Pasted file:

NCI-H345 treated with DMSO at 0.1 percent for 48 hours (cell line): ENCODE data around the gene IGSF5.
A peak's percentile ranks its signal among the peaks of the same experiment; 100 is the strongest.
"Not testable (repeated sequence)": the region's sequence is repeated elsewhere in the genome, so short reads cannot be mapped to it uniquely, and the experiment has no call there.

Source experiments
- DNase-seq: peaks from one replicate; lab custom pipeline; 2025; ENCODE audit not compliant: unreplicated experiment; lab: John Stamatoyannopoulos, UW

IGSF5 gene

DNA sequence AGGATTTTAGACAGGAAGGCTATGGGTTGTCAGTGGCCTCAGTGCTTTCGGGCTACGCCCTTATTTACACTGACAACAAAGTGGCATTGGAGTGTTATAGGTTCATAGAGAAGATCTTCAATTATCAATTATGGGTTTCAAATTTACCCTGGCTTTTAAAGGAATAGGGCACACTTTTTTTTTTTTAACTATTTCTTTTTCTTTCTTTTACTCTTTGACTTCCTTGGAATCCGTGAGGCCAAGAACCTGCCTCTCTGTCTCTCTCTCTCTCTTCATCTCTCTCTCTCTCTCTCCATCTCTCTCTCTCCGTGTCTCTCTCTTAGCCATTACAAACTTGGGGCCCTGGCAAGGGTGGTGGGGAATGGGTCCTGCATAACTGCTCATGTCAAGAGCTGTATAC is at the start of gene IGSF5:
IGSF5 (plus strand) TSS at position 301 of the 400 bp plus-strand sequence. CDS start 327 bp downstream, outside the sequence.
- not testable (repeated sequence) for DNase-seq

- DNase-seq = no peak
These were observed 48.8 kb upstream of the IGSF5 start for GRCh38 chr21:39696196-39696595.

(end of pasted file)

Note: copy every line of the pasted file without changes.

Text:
NCI-H345 treated with DMSO at 0.1 percent for 48 hours (cell line): ENCODE data around the gene IGSF5.
A peak's percentile ranks its signal among the peaks of the same experiment; 100 is the strongest.
"Not testable (repeated sequence)": the region's sequence is repeated elsewhere in the genome, so short reads cannot be mapped to it uniquely, and the experiment has no call there.

Source experiments
- DNase-seq: peaks from one replicate; lab custom pipeline; 2025; ENCODE audit not compliant: unreplicated experiment; lab: John Stamatoyannopoulos, UW

IGSF5 gene

DNA sequence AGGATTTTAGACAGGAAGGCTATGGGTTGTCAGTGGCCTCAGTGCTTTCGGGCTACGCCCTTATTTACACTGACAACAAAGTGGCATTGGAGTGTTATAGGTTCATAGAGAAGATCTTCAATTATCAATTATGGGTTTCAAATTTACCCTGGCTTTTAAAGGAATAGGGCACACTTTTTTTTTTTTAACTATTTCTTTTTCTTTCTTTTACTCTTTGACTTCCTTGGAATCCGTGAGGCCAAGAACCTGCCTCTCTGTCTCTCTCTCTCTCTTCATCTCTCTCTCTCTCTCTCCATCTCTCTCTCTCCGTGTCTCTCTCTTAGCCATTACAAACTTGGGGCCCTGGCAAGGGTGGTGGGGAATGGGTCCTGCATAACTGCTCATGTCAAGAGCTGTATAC is at the start of gene IGSF5:
IGSF5 (plus strand) TSS at position 301 of the 400 bp plus-strand sequence. CDS start 327 bp downstream, outside the sequence.
- not testable (repeated sequence) for DNase-seq

- DNase-seq = no peak
These were observed 48.8 kb upstream of the IGSF5 start for GRCh38 chr21:39696196-39696595.